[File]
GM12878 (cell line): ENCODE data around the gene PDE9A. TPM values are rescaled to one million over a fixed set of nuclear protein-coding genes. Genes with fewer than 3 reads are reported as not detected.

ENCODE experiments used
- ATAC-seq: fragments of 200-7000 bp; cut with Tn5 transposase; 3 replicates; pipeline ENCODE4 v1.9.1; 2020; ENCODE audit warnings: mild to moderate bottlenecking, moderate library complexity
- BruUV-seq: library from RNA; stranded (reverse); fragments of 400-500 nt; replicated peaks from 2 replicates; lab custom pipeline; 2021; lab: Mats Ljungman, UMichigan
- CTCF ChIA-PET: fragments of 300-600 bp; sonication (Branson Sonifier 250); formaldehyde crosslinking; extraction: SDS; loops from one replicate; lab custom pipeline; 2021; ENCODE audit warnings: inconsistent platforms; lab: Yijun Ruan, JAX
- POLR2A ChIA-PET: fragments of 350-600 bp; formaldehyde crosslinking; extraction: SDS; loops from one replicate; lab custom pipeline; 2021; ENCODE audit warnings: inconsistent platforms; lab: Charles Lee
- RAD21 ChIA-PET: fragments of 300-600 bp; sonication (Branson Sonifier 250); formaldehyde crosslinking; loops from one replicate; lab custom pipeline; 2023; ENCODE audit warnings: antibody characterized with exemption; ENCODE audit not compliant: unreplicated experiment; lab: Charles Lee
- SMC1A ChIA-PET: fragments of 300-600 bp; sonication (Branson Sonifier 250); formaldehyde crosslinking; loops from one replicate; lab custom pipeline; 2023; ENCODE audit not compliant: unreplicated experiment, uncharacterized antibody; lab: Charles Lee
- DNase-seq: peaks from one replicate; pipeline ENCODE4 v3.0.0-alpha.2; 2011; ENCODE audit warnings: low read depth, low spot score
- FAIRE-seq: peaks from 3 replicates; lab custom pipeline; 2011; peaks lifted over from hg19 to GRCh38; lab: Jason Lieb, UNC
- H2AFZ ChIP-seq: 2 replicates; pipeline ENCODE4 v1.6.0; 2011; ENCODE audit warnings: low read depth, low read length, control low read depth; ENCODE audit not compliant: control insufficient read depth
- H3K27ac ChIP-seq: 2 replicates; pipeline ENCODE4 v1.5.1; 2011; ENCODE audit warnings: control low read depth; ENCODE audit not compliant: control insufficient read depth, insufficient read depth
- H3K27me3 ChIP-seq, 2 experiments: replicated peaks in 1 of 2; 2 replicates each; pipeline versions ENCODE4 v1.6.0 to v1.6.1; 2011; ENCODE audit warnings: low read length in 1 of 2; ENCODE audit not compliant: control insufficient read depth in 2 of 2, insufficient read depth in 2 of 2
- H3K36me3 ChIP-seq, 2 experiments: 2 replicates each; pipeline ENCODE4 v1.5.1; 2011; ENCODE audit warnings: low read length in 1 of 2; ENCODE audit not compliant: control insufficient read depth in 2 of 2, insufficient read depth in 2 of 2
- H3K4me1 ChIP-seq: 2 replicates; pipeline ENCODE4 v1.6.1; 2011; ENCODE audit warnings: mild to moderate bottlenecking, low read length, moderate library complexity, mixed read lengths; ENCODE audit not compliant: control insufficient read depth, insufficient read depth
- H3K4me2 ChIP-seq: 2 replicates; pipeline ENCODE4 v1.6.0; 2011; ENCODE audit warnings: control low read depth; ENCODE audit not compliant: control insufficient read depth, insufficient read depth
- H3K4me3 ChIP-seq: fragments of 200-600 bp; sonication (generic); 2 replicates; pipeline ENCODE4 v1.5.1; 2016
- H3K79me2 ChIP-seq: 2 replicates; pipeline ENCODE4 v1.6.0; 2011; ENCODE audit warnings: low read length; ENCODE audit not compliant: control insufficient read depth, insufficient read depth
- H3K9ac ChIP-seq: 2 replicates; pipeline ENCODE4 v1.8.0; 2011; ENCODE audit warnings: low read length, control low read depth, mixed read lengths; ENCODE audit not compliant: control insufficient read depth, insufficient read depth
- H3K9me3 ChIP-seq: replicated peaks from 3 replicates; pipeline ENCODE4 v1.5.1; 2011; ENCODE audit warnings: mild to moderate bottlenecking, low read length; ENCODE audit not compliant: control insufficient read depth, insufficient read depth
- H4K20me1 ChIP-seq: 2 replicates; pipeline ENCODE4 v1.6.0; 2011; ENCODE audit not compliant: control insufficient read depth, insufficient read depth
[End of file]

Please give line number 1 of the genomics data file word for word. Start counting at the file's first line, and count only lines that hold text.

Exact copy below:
GM12878 (cell line): ENCODE data around the gene PDE9A. TPM values are rescaled to one million over a fixed set of nuclear protein-coding genes. Genes with fewer than 3 reads are reported as not detected.